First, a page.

north carolina highway historical marker program
North Carolina Highway Historical Marker Program
 

 
 
 

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Marker Text:

Essay:
     Greensboro native George E. Preddy Jr. was the leading active ace in the European theater of operations at the time of his death during World War II. Preddy downed more enemy aircraft in the P-51 Mustang than any other fighter pilot in the war. Preddy first flew solo in 1938. He tried to become a naval pilot but was rejected because of his small stature, high blood pressure, and spinal curvature. Three times the Navy rejected him. The Army Air Corps accepted Preddy, placing him on a waiting list for a cadet class. Preddy in 1940 joined the National Guard. In April 1941 he received orders for flight training. He received his wings on December 12, 1941.

     Attached to a squadron in Australia, Preddy saw combat but did not shoot down any planes. In July 1942 Preddy was involved in a midair collision during training that resulted in a pilot’s death. Following a three-month recovery, Preddy went back to the United States and eventually was assigned to the 34th (later the 487th) squadron. In July 1943 the squadron was sent to Great Britain. Preddy shot down his first plane in December 1943. He was promoted to major in March 1944. In April Preddy’s squadron received the P-51 Mustang, and he became the 487th’s temporary commander. On August 6, 1944, Preddy downed six planes. He received the nation’s second highest award, the Distinguished Service Cross. Preddy left the European theater for thirty days leave. He received a big welcome back in Greensboro.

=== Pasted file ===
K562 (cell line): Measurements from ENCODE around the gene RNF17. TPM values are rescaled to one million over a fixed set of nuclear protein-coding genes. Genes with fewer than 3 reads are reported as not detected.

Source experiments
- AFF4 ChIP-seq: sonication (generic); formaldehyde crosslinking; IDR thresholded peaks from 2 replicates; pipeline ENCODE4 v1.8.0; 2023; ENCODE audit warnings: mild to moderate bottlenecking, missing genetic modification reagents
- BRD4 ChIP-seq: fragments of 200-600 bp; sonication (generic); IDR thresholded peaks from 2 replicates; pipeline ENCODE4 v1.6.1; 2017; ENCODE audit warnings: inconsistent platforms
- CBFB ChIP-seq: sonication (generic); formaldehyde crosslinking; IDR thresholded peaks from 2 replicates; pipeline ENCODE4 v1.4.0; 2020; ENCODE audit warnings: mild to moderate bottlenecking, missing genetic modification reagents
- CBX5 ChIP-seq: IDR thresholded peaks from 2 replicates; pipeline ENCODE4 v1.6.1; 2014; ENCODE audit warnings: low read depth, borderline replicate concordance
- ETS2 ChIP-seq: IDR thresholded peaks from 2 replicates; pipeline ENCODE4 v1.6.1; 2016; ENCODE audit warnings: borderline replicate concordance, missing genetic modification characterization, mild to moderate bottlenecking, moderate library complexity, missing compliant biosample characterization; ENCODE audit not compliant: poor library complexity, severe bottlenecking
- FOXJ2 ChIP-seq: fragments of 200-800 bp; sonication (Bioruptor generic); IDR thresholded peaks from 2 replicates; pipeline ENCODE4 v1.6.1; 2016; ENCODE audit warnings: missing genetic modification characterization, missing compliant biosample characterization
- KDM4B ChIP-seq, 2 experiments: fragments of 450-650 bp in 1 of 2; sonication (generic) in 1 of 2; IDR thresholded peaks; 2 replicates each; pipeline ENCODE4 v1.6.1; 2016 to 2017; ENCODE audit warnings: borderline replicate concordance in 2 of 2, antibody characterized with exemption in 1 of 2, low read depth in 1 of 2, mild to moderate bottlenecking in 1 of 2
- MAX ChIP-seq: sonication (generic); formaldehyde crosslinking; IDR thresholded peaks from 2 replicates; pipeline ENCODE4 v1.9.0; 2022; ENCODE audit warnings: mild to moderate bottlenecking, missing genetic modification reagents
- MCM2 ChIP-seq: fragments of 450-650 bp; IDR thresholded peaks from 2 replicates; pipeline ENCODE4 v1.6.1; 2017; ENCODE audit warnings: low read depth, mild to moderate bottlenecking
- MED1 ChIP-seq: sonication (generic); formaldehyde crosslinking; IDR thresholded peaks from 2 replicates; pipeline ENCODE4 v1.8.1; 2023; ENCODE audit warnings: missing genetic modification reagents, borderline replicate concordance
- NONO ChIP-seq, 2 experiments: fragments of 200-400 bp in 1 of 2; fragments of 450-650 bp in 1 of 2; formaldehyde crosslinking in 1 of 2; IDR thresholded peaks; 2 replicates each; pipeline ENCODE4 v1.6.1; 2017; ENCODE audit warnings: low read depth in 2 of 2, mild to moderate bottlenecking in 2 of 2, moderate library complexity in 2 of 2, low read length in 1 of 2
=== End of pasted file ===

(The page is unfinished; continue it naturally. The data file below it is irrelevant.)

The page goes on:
Preddy returned to Europe in October 1944 and became the commander of the 328th squadron. On December 25, 1944, Preddy was shot down by friendly fire as he and two other pilots chased a German plane over an area defended by the American 12th Anti-Aircraft Group. He was buried at an American military cemetery in France. Preddy’s younger brother William, also a fighter pilot, lost his life in April 1945. He was later buried beside his brother.


References:
Joe Noah and Samuel L. Sox Jr., George Preddy: Top Mustang Ace (1991)
Charles A. Jones, “The Tar Heel Ace,” The State (December 1994)
William S. Powell, ed., Dictionary of North Carolina Biography, V, 138-139—sketch by Samuel L. Sox Jr.
Greensboro Record, May 28, 1979 and September 16, 1990

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north carolina highway historical marker program


Lt George Preddy standing beside his P-40 named " Tarheel" in 1942, Darwin, Australia. (Photo courtesy of Preddy Memorial Foundation via Sam Sox, Jr.)

© 2008 North Carolina Office of Archives & History — Department of Cultural Resources